image1 image2 image3


The rise of subscriptions

I came across this graph indicating the revenue trend for magazine subscriptions (digital and paper). This indicates that the share of advertising revenue has been falling for magazines (which has been a far too evident trend as all this money has moved over to Google and Facebook) while the share of subscription revenue has been increasing (i.e. people paying for content).

The key aspect to this is establishing a strong brand with consistently good content to command a subscription fees. While this chart is in the context of curators like magazines and sites like Medium (aggregation of magazines and publications and individual writers), the trend is applicable to other individual content creators as well.

I've increasingly started to curate what I read in my inbox. All the publications and writers whose work I read regularly (Wired, New Yorker, Seth Godin, Benedict Evans, Fred Wilson, etc) and the podcasts I listen to regularly (YC Podcast, Science Vs, Tim Ferris Show, Akimbo, Radiolab, Exponent, etc) are all delivered directly to my inbox and I access them from there.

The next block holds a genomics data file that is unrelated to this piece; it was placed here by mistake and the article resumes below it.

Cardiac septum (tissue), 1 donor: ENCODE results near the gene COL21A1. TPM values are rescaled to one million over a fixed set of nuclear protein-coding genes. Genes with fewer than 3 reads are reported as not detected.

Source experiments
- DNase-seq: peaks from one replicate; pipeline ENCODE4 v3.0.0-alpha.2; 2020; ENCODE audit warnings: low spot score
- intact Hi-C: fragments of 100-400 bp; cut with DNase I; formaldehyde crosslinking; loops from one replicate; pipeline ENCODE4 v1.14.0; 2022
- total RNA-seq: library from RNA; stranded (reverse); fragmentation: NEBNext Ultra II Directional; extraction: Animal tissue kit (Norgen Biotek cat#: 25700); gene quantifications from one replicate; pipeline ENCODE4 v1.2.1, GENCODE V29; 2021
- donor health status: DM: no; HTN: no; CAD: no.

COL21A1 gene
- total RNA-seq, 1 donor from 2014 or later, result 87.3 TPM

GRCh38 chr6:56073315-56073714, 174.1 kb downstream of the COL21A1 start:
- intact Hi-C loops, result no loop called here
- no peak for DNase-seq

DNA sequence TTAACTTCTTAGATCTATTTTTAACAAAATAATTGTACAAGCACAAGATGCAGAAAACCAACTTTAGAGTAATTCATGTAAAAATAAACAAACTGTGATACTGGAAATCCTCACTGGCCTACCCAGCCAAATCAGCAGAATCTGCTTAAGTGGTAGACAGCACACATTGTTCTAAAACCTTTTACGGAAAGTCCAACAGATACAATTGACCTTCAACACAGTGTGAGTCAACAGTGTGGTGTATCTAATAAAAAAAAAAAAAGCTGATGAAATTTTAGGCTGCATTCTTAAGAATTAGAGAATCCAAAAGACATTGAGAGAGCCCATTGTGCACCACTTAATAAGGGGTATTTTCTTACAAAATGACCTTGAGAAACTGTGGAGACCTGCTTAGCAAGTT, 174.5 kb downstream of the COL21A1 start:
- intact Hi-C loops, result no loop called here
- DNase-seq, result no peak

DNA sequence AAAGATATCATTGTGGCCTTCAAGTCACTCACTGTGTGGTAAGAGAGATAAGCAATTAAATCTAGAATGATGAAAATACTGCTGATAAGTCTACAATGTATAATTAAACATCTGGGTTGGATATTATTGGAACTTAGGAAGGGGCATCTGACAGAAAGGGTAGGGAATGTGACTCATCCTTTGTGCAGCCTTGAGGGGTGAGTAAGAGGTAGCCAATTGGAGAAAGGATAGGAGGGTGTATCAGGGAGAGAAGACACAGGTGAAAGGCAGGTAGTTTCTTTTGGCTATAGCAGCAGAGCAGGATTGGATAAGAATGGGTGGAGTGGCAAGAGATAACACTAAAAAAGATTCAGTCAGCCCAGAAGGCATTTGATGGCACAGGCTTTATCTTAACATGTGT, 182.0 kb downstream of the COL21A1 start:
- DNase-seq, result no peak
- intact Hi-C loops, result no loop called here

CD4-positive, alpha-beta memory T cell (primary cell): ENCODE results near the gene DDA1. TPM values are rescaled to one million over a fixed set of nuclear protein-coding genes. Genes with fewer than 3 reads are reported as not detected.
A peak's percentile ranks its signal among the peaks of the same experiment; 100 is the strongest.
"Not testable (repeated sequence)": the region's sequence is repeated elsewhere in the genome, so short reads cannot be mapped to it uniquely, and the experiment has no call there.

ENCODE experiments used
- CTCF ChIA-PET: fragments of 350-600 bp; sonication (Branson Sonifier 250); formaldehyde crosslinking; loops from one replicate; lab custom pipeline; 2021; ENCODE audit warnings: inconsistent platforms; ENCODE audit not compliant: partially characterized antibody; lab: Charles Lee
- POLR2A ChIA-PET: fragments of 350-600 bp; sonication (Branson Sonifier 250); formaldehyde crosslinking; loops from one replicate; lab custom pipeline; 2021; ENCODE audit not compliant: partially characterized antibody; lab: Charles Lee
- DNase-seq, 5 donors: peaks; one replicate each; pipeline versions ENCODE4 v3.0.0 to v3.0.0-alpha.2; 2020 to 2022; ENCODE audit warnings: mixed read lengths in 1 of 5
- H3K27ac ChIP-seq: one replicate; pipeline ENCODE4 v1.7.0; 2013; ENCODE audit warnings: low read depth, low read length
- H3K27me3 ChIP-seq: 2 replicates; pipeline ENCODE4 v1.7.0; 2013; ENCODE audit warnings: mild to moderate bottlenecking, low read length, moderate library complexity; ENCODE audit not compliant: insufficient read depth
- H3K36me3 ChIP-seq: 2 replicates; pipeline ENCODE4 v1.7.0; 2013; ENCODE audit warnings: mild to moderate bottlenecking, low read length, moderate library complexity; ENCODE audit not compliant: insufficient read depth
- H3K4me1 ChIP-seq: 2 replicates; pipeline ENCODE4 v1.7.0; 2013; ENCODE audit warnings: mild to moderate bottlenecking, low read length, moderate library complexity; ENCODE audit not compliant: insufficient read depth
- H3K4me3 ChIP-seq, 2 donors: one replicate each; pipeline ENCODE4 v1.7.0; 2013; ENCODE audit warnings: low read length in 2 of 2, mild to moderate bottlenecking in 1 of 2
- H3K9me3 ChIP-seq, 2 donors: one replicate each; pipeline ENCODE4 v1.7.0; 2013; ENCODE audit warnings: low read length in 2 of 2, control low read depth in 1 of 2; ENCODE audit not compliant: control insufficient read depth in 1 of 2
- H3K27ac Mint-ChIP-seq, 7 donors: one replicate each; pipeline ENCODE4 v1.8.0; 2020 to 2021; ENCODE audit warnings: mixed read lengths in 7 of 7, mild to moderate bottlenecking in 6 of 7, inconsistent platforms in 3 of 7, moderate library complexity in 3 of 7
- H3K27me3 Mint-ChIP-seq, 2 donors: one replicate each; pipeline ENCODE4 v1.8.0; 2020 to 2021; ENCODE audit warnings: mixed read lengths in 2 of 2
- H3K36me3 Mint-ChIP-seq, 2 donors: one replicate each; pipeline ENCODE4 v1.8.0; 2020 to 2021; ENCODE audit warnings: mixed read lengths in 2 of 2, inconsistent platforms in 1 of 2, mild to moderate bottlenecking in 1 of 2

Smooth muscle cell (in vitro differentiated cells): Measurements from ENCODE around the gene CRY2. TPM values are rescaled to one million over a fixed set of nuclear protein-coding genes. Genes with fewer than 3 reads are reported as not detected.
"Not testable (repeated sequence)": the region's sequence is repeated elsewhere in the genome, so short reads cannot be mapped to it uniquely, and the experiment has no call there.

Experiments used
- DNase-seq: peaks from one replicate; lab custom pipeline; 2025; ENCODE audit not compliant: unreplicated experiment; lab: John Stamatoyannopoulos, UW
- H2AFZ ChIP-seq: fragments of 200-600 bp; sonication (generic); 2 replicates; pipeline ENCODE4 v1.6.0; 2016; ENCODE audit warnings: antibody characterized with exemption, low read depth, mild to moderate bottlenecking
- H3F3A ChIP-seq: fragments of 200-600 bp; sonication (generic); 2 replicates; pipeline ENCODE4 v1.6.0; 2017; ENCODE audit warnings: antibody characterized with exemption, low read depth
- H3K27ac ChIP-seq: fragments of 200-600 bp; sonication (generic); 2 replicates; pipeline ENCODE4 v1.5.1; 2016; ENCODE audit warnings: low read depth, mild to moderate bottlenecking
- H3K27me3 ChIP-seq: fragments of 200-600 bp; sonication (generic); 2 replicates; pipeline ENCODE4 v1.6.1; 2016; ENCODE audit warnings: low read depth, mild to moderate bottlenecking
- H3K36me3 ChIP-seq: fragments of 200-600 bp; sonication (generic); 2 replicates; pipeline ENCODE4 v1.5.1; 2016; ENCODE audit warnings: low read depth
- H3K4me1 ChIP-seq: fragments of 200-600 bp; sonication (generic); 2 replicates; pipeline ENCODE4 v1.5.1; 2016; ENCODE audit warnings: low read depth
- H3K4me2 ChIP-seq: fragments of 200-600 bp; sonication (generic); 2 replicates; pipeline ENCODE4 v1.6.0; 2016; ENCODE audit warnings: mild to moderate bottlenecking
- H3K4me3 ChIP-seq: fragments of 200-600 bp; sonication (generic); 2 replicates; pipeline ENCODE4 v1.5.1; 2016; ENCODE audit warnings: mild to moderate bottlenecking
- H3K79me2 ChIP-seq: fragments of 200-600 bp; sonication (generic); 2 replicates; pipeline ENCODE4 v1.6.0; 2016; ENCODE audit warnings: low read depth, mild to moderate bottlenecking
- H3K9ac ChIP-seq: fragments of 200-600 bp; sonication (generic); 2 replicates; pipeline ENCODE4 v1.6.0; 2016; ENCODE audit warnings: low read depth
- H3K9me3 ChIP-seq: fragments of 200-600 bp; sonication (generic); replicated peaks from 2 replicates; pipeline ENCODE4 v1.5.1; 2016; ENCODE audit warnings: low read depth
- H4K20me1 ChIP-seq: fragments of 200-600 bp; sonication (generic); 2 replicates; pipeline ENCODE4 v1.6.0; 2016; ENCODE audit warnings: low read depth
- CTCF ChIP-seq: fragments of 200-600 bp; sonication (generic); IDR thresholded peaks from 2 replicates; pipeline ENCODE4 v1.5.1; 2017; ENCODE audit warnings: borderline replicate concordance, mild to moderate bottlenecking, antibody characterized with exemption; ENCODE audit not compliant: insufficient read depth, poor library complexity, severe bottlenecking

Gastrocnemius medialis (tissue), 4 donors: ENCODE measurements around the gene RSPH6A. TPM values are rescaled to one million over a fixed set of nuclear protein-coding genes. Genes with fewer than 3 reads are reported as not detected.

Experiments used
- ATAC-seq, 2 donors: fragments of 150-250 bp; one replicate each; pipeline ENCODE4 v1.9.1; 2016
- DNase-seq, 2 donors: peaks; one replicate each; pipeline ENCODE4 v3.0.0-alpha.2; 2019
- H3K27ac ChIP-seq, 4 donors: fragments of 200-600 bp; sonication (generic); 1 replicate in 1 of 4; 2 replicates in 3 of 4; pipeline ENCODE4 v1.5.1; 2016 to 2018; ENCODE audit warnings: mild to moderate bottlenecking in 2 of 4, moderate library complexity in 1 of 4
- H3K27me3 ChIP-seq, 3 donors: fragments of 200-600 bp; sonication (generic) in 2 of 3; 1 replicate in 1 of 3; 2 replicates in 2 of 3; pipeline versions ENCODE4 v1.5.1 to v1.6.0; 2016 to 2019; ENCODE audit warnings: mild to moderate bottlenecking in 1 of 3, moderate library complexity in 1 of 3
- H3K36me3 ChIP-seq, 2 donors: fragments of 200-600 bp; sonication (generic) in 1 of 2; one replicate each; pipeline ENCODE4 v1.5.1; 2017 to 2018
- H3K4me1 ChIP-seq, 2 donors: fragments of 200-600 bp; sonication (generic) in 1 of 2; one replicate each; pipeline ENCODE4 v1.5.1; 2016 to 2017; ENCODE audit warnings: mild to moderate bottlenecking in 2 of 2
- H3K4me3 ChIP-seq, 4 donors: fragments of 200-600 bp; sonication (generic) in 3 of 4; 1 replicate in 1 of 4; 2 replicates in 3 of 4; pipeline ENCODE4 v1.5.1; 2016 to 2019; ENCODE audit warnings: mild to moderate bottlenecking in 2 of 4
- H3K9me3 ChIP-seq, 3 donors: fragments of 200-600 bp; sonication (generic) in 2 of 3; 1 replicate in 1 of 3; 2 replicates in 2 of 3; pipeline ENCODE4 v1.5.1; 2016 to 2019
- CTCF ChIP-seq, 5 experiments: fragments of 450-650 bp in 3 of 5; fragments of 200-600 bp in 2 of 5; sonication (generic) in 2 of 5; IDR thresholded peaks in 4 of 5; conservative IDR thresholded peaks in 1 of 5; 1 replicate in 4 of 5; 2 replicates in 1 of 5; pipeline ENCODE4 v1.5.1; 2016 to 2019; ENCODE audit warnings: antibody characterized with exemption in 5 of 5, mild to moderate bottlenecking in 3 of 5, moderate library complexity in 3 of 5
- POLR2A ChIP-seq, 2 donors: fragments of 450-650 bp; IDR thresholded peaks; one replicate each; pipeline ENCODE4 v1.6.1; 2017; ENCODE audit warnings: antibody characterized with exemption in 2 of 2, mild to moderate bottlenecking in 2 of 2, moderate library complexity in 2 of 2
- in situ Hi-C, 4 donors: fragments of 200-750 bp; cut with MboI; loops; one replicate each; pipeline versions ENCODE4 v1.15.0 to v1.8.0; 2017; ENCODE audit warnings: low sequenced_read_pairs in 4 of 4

I'd be very happy to pay a monthly subscription to any of these as I've come to enjoy their content and do so already for some of them that charge.

I read very little outside of what I subscribe to be delivered on my inbox. I occasionally do it to discover new writers, publications and podcasts.

But this is a crowded marketplace. It is incredibly hard to hit a blockbuster in this marketplace due to the wide variety that is out there.

Each writer and podcaster is uniquely addressing a niche to have that audience be loyal to them.

While some people curate their own lists to subscribe to and read (like me), very few people actually do it. This is where the likes of Medium (for reading) and Spotify (for podcasts) are growing in popularity. For the selection and curation that they offer.

It is great to see good content being able to command subscription fees from a growing number of users.

There is still hope after all.

(Hat-tip to Frederic Filloux)

Share this: